National Endowment for the Arts Statement on the Death of NEA Jazz Master Stanley Crouch

Man in suit speaking at podium on stage.

Stanley Crouch speaks at the 2012 NEA Jazz Masters Awards Ceremony & Concert at Rose Theater, Frederick P. Rose Hall, home of Jazz at Lincoln Center. Photo by Michael G. Stewart

It is with great sadness that the National Endowment for the Arts acknowledges the passing of writer, musician, and cultural critic Stanley Crouch, recipient of the 2019 A. B. Spellman NEA Jazz Masters Fellowship for Jazz Advocacy, given each year to an individual who has made major contributions to the appreciation, knowledge, and advancement of jazz.

Crouch was the author of eight critically acclaimed books and of hundreds of uncollected articles, essays, album liner notes, and reviews on jazz that have influenced the music and championed it for the general public. He also co-founded and served as artistic consultant for Jazz at Lincoln Center, playing an integral role in the institution’s repertoire and often writing notes and essays for concert programs.

“As a young man many years ago, I had the opportunity to hear the Coltrane quartet, sometimes from close up and sometimes from far away. There was more often than not an empty chair on the bandstand, and the impact the music had on me was so deeply personal that I felt as though I was a part of the band, in that very chair,” Crouch said on the announcement of his NEA Jazz Masters honor.

Crouch was raised in Los Angeles, California, where he immersed himself in books, especially poetry, and old movies. Also interested in jazz, he taught himself drums. In 1968, he was named a poet-in-residence at Pitzer College, one of the Claremont Colleges in California, where he also taught. His poems were published in the Evergreen Review and Harper's magazine, and he published a collection of poetry in 1972. Continuing the be dually interested in poetry and jazz, he also led the avant-garde jazz group Black Music Infinity, which included future jazz luminaries David Murray, Arthur Blythe, James Newton, and Mark Dresser.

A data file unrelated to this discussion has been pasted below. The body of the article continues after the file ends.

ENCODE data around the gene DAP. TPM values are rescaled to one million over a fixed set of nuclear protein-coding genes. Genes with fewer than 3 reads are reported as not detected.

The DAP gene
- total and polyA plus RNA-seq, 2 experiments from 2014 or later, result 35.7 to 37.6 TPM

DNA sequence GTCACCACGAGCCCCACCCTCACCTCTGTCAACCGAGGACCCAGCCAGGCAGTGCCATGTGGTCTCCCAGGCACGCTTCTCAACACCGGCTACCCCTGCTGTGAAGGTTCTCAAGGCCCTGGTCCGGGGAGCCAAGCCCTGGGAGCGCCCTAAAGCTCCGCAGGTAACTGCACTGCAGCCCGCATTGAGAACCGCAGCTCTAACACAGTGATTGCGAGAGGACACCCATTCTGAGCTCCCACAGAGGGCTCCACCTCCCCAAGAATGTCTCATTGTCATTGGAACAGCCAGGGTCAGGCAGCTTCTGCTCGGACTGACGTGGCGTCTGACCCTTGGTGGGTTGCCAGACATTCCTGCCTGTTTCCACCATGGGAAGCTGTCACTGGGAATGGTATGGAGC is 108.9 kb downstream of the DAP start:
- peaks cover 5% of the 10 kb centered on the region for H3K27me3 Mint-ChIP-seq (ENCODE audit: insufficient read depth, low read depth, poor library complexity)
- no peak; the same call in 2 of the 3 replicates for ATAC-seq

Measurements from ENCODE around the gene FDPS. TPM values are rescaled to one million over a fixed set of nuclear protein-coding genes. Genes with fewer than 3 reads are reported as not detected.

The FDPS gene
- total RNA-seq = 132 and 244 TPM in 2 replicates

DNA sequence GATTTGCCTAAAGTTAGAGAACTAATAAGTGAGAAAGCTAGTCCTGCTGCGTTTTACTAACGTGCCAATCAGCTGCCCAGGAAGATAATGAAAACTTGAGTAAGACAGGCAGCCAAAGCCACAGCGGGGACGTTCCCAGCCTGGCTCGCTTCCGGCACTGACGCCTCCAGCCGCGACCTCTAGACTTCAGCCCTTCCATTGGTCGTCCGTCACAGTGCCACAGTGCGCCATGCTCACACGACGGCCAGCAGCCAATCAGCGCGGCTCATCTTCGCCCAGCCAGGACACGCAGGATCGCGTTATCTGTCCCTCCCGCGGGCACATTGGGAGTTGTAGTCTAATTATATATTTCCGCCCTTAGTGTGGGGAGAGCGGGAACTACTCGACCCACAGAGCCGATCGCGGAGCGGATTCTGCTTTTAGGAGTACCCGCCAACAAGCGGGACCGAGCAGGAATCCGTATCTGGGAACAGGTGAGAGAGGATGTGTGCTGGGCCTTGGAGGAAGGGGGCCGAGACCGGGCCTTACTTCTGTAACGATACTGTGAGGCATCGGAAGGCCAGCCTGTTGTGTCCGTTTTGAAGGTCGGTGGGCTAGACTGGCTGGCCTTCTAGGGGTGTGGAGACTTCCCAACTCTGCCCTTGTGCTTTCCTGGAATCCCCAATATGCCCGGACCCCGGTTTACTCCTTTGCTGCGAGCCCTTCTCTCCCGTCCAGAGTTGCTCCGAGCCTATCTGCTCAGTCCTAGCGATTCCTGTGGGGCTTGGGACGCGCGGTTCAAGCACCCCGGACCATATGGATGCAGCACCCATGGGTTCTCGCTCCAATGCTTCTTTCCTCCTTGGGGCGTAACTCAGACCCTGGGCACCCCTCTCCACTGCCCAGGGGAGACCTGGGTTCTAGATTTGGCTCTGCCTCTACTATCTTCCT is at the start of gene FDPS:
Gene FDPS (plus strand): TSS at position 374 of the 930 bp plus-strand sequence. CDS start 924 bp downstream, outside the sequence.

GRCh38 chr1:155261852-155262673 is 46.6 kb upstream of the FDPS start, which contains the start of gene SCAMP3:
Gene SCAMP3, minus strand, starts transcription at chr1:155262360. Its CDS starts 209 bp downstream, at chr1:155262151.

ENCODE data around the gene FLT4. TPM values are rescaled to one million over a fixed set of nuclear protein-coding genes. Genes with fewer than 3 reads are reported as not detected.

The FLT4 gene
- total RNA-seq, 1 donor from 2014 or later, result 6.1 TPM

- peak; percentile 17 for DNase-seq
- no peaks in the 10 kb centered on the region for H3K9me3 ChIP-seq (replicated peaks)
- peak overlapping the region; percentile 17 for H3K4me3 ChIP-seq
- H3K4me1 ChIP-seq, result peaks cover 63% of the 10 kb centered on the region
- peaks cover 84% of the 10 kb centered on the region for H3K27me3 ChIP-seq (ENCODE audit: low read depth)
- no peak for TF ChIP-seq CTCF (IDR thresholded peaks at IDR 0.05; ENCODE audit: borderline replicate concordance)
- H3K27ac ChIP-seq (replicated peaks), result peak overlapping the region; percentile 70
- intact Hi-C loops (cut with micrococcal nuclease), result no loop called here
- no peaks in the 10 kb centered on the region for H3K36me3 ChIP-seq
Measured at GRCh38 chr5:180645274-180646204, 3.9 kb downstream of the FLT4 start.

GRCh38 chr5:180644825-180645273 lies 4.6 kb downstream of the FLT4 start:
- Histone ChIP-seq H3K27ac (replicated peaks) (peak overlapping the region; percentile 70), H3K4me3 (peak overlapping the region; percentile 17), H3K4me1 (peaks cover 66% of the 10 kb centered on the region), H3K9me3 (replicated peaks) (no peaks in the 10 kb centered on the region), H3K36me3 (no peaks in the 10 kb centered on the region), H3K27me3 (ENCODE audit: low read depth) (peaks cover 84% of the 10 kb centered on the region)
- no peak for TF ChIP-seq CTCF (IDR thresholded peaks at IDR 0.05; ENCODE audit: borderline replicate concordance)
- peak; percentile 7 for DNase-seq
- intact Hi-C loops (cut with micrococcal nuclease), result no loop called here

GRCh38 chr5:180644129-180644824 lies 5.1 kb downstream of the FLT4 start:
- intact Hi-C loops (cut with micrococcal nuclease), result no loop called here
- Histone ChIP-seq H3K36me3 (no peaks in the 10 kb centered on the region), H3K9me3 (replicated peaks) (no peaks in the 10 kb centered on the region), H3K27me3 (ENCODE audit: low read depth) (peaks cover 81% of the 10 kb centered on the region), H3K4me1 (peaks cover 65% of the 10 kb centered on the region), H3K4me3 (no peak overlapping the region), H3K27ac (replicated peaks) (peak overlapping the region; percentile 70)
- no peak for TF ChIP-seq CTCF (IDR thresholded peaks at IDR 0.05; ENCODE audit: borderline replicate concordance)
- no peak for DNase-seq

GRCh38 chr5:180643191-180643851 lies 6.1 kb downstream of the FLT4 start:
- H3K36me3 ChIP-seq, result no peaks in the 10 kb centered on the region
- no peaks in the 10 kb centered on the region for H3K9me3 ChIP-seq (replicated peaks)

In 1975, Crouch moved to Manhattan to focus on writing and soon became a busy freelancer, giving up performing as a musician when his writing career took off. By the 1980s, he was writing steadily for the Village Voice and the New Republic, covering music and literature with energy and intensity. He also had a column in the New York Daily News from 1995 to 2014, writing about culture and race.

His taste in jazz had moved from the avant-garde he played in the 1970s to more traditional jazz played by musicians such as Wynton Marsalis, for whom Crouch has been a longtime mentor. In 1987, Crouch was on a committee (along with Marsalis, Albert Murray, Gordon Davis, and Alina Bloomgarden) that helped to found Lincoln Center's summer jazz programs, leading to the establishment of Jazz at Lincoln Center.

Crouch served as visiting professor at Columbia University in New York City and as president of the Louis Armstrong Educational Foundation. He received a Guggenheim Fellowship (1982), Whiting Award (1991), MacArthur Fellowship (1993), and Fletcher Foundation Fellowship (2005). In 2016, Crouch was awarded the Windham-Campbell Prize for nonfiction from Yale University.

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About the National Endowment for the Arts

Established by Congress in 1965, the National Endowment for the Arts is the independent federal agency whose funding and support gives Americans the opportunity to participate in the arts, exercise their imaginations, and develop their creative capacities. Through partnerships with state arts agencies, local leaders, other federal agencies, and the philanthropic sector, the Arts Endowment supports arts learning, affirms and celebrates America’s rich and diverse cultural heritage, and extends its work to promote equal access to the arts in every community across America. Visit to learn more about the National Endowment for the Arts.


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